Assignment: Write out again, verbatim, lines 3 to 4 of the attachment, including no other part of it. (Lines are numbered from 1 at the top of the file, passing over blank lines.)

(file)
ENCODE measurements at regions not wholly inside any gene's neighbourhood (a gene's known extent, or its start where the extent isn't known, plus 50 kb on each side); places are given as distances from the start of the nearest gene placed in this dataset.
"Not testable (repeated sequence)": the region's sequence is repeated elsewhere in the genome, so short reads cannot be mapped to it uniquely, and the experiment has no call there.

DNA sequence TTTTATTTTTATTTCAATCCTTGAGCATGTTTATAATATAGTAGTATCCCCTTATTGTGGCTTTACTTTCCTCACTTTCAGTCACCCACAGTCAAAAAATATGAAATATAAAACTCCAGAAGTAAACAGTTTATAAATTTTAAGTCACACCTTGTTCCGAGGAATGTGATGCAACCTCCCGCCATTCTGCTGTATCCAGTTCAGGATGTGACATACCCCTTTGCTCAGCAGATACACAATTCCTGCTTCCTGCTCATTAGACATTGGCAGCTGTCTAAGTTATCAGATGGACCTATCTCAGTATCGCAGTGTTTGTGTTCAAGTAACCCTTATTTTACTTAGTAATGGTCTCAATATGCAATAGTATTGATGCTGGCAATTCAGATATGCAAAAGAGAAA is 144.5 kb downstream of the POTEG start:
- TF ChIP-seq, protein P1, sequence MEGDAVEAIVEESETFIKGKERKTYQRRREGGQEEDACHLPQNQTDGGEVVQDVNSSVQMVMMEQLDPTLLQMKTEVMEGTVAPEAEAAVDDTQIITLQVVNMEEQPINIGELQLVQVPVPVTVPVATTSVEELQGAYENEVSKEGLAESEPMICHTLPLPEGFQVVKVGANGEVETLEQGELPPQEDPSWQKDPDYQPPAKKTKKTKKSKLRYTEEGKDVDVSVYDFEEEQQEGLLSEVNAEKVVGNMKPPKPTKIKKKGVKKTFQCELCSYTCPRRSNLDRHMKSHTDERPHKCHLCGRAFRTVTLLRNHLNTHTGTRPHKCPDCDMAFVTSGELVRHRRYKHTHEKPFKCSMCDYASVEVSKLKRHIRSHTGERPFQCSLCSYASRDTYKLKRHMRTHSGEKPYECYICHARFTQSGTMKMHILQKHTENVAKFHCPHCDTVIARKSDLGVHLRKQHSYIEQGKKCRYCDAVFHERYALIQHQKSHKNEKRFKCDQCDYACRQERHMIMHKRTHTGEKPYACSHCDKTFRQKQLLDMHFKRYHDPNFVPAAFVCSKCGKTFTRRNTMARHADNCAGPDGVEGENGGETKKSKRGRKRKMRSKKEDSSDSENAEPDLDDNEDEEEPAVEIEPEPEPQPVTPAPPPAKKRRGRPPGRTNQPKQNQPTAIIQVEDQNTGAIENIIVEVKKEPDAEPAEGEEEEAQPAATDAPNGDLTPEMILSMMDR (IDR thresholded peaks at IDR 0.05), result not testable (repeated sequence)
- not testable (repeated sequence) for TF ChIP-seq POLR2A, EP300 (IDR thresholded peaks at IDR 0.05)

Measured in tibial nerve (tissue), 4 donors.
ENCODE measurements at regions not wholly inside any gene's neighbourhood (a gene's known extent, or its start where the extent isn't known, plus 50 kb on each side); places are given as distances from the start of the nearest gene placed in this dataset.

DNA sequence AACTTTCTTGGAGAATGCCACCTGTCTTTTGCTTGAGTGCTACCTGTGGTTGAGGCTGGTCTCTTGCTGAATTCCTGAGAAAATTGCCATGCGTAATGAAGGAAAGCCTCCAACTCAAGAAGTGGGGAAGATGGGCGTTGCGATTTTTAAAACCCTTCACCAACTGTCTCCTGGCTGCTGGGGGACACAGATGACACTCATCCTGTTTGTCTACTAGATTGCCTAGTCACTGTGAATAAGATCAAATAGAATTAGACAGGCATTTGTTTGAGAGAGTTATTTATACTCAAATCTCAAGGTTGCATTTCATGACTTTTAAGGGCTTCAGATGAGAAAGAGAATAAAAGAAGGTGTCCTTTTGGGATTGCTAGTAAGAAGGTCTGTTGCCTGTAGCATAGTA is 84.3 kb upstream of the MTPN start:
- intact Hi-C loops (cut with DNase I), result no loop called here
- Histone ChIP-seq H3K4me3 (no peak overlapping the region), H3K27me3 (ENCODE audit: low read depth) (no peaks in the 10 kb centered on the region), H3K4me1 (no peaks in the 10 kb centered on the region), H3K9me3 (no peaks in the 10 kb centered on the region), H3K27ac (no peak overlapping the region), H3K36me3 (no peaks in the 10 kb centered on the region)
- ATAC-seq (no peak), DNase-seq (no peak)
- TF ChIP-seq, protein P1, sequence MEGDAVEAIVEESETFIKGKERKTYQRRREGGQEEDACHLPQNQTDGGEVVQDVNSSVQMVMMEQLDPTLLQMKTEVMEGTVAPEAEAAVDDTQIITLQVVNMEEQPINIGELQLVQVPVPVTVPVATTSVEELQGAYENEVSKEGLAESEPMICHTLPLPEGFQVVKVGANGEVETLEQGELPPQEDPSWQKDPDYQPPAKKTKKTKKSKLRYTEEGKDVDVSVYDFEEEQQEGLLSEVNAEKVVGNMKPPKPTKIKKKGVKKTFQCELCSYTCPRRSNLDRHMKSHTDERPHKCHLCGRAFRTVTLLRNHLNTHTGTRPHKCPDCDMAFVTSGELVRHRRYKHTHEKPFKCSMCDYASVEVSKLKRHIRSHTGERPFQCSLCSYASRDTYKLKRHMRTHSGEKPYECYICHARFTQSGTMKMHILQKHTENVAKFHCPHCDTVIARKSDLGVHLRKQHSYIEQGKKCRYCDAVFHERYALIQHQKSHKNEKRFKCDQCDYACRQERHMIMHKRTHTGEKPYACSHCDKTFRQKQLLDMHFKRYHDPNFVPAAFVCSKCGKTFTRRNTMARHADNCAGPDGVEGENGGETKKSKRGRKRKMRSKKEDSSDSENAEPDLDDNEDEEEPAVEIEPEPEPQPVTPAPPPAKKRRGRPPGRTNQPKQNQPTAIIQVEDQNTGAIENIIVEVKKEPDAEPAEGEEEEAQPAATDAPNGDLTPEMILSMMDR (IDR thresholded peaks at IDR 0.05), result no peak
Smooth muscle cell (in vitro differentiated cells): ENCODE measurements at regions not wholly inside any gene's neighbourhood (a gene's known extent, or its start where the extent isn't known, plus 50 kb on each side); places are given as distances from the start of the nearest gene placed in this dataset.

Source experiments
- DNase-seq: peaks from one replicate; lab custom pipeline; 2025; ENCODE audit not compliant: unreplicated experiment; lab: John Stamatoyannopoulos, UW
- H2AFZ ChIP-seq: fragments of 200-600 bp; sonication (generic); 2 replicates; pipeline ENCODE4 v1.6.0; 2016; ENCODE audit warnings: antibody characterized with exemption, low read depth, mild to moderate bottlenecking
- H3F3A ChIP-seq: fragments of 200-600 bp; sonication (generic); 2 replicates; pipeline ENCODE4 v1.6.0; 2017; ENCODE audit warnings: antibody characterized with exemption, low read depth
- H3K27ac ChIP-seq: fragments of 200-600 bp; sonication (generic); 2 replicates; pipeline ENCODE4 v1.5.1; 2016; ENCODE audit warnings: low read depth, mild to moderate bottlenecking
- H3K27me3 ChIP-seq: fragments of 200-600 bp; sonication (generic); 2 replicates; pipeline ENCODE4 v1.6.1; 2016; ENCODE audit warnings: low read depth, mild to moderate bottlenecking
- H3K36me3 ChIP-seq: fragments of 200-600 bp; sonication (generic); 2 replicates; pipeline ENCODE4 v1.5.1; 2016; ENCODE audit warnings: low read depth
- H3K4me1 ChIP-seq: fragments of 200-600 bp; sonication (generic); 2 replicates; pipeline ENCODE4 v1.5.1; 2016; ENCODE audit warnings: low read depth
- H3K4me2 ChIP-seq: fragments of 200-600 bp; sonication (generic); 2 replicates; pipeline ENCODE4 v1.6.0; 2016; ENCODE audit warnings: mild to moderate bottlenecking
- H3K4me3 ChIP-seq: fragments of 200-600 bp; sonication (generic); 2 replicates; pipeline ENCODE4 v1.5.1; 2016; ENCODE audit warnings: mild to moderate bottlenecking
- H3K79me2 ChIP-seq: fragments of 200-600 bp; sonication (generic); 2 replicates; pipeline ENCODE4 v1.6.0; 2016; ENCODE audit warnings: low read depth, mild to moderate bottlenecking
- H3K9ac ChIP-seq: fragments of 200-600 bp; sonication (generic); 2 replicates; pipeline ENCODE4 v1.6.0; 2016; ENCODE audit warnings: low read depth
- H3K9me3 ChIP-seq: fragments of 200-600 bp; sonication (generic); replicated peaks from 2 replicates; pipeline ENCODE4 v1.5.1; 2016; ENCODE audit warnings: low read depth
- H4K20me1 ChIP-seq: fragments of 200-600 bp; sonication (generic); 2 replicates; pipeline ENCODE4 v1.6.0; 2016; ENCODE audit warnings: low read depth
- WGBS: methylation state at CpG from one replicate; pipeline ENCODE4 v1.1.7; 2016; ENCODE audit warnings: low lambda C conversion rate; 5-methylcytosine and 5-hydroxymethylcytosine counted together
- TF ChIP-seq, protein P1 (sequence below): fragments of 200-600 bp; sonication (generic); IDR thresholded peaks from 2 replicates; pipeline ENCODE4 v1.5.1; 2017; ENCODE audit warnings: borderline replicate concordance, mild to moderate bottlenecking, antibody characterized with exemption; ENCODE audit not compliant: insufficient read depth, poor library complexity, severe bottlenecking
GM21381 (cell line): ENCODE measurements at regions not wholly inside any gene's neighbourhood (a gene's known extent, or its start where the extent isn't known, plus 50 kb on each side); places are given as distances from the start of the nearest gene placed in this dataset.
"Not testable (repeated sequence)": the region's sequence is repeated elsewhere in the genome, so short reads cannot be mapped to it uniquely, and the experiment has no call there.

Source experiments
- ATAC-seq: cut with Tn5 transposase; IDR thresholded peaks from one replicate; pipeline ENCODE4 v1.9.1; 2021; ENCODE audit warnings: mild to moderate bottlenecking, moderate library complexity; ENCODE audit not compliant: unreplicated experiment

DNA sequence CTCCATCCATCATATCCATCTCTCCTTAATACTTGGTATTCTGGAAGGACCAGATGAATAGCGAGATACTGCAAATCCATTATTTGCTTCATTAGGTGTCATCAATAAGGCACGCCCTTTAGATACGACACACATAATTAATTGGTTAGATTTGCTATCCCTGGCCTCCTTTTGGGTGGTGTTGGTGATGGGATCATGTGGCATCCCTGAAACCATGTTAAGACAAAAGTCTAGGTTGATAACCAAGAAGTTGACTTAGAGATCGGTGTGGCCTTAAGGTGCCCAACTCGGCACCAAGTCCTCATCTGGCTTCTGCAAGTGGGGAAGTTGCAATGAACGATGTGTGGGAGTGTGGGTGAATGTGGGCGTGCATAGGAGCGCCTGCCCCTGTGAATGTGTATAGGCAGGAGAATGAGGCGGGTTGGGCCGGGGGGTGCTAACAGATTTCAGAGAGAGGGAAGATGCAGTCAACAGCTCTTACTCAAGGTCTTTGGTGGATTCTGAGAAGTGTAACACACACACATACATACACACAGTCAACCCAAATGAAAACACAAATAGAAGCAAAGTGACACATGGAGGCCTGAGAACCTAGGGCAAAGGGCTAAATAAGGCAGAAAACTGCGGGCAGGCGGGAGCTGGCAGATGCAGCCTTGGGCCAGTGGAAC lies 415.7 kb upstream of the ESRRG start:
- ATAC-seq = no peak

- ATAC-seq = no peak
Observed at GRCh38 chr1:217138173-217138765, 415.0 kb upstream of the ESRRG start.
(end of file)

DNA sequence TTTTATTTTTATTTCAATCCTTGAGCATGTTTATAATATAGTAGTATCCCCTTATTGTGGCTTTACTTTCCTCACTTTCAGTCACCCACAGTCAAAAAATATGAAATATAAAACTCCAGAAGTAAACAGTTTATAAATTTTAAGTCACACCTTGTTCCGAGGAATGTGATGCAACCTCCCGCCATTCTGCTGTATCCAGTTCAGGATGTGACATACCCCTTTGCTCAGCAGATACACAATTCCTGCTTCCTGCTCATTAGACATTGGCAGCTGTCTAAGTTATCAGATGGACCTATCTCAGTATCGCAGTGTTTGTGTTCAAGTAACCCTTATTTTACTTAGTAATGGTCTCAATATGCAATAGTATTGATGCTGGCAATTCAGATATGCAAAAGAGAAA is 144.5 kb downstream of the POTEG start:
- TF ChIP-seq, protein P1, sequence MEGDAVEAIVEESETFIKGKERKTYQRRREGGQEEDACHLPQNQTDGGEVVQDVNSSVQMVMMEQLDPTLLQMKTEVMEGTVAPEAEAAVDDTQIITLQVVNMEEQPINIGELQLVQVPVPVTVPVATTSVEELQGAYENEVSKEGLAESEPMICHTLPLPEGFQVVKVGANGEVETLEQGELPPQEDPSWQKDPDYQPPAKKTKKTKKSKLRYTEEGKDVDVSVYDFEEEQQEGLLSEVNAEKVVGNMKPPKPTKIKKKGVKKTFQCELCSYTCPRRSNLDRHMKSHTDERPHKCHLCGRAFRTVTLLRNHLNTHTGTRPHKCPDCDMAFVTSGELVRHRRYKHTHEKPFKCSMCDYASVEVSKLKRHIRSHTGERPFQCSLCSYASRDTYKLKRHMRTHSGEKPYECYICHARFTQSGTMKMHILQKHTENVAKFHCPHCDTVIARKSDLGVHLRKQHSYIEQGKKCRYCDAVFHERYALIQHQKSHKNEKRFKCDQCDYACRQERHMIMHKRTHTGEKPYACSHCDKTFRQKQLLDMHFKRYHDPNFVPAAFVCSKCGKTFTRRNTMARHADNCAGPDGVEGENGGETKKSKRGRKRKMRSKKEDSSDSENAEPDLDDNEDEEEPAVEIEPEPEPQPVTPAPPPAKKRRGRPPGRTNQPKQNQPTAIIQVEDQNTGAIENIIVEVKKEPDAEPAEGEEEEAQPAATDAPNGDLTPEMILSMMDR (IDR thresholded peaks at IDR 0.05), result not testable (repeated sequence)